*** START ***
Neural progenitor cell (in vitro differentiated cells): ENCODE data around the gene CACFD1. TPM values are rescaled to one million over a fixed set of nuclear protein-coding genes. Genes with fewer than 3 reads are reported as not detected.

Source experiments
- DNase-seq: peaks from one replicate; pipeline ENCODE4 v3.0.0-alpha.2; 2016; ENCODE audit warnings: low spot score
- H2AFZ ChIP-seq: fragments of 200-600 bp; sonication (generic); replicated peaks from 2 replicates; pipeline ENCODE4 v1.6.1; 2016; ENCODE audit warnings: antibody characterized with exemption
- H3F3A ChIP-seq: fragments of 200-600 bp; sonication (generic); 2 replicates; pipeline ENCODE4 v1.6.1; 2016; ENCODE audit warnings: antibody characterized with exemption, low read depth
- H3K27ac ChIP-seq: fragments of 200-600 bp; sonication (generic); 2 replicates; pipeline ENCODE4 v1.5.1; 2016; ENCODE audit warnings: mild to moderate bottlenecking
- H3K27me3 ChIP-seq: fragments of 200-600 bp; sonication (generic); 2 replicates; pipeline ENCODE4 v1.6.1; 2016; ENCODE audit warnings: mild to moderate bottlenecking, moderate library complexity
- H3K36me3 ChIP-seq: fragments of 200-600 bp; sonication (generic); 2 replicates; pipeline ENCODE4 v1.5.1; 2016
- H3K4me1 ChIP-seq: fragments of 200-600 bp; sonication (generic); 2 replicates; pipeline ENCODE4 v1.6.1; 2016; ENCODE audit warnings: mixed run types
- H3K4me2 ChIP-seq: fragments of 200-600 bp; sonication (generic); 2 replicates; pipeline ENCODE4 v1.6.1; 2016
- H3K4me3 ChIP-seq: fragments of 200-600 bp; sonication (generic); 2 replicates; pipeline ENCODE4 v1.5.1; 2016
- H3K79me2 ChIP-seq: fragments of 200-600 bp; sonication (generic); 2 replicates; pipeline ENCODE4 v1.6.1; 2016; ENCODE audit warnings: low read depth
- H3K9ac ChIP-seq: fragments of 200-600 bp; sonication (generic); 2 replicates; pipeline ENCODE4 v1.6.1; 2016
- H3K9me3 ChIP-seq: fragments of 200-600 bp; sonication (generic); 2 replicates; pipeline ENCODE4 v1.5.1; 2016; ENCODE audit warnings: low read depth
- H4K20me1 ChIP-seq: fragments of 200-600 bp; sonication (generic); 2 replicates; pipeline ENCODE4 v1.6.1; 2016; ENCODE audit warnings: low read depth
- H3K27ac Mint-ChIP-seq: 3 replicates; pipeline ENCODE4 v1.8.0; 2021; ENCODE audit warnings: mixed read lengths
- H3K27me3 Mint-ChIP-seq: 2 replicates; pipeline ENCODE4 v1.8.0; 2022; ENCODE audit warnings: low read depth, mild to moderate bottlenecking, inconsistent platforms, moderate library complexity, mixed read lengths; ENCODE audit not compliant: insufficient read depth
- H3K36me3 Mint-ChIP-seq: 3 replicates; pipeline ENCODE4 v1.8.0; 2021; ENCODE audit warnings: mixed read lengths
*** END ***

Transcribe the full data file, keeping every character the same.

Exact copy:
Neural progenitor cell (in vitro differentiated cells): ENCODE data around the gene CACFD1. TPM values are rescaled to one million over a fixed set of nuclear protein-coding genes. Genes with fewer than 3 reads are reported as not detected.

Source experiments
- DNase-seq: peaks from one replicate; pipeline ENCODE4 v3.0.0-alpha.2; 2016; ENCODE audit warnings: low spot score
- H2AFZ ChIP-seq: fragments of 200-600 bp; sonication (generic); replicated peaks from 2 replicates; pipeline ENCODE4 v1.6.1; 2016; ENCODE audit warnings: antibody characterized with exemption
- H3F3A ChIP-seq: fragments of 200-600 bp; sonication (generic); 2 replicates; pipeline ENCODE4 v1.6.1; 2016; ENCODE audit warnings: antibody characterized with exemption, low read depth
- H3K27ac ChIP-seq: fragments of 200-600 bp; sonication (generic); 2 replicates; pipeline ENCODE4 v1.5.1; 2016; ENCODE audit warnings: mild to moderate bottlenecking
- H3K27me3 ChIP-seq: fragments of 200-600 bp; sonication (generic); 2 replicates; pipeline ENCODE4 v1.6.1; 2016; ENCODE audit warnings: mild to moderate bottlenecking, moderate library complexity
- H3K36me3 ChIP-seq: fragments of 200-600 bp; sonication (generic); 2 replicates; pipeline ENCODE4 v1.5.1; 2016
- H3K4me1 ChIP-seq: fragments of 200-600 bp; sonication (generic); 2 replicates; pipeline ENCODE4 v1.6.1; 2016; ENCODE audit warnings: mixed run types
- H3K4me2 ChIP-seq: fragments of 200-600 bp; sonication (generic); 2 replicates; pipeline ENCODE4 v1.6.1; 2016
- H3K4me3 ChIP-seq: fragments of 200-600 bp; sonication (generic); 2 replicates; pipeline ENCODE4 v1.5.1; 2016
- H3K79me2 ChIP-seq: fragments of 200-600 bp; sonication (generic); 2 replicates; pipeline ENCODE4 v1.6.1; 2016; ENCODE audit warnings: low read depth
- H3K9ac ChIP-seq: fragments of 200-600 bp; sonication (generic); 2 replicates; pipeline ENCODE4 v1.6.1; 2016
- H3K9me3 ChIP-seq: fragments of 200-600 bp; sonication (generic); 2 replicates; pipeline ENCODE4 v1.5.1; 2016; ENCODE audit warnings: low read depth
- H4K20me1 ChIP-seq: fragments of 200-600 bp; sonication (generic); 2 replicates; pipeline ENCODE4 v1.6.1; 2016; ENCODE audit warnings: low read depth
- H3K27ac Mint-ChIP-seq: 3 replicates; pipeline ENCODE4 v1.8.0; 2021; ENCODE audit warnings: mixed read lengths
- H3K27me3 Mint-ChIP-seq: 2 replicates; pipeline ENCODE4 v1.8.0; 2022; ENCODE audit warnings: low read depth, mild to moderate bottlenecking, inconsistent platforms, moderate library complexity, mixed read lengths; ENCODE audit not compliant: insufficient read depth
- H3K36me3 Mint-ChIP-seq: 3 replicates; pipeline ENCODE4 v1.8.0; 2021; ENCODE audit warnings: mixed read lengths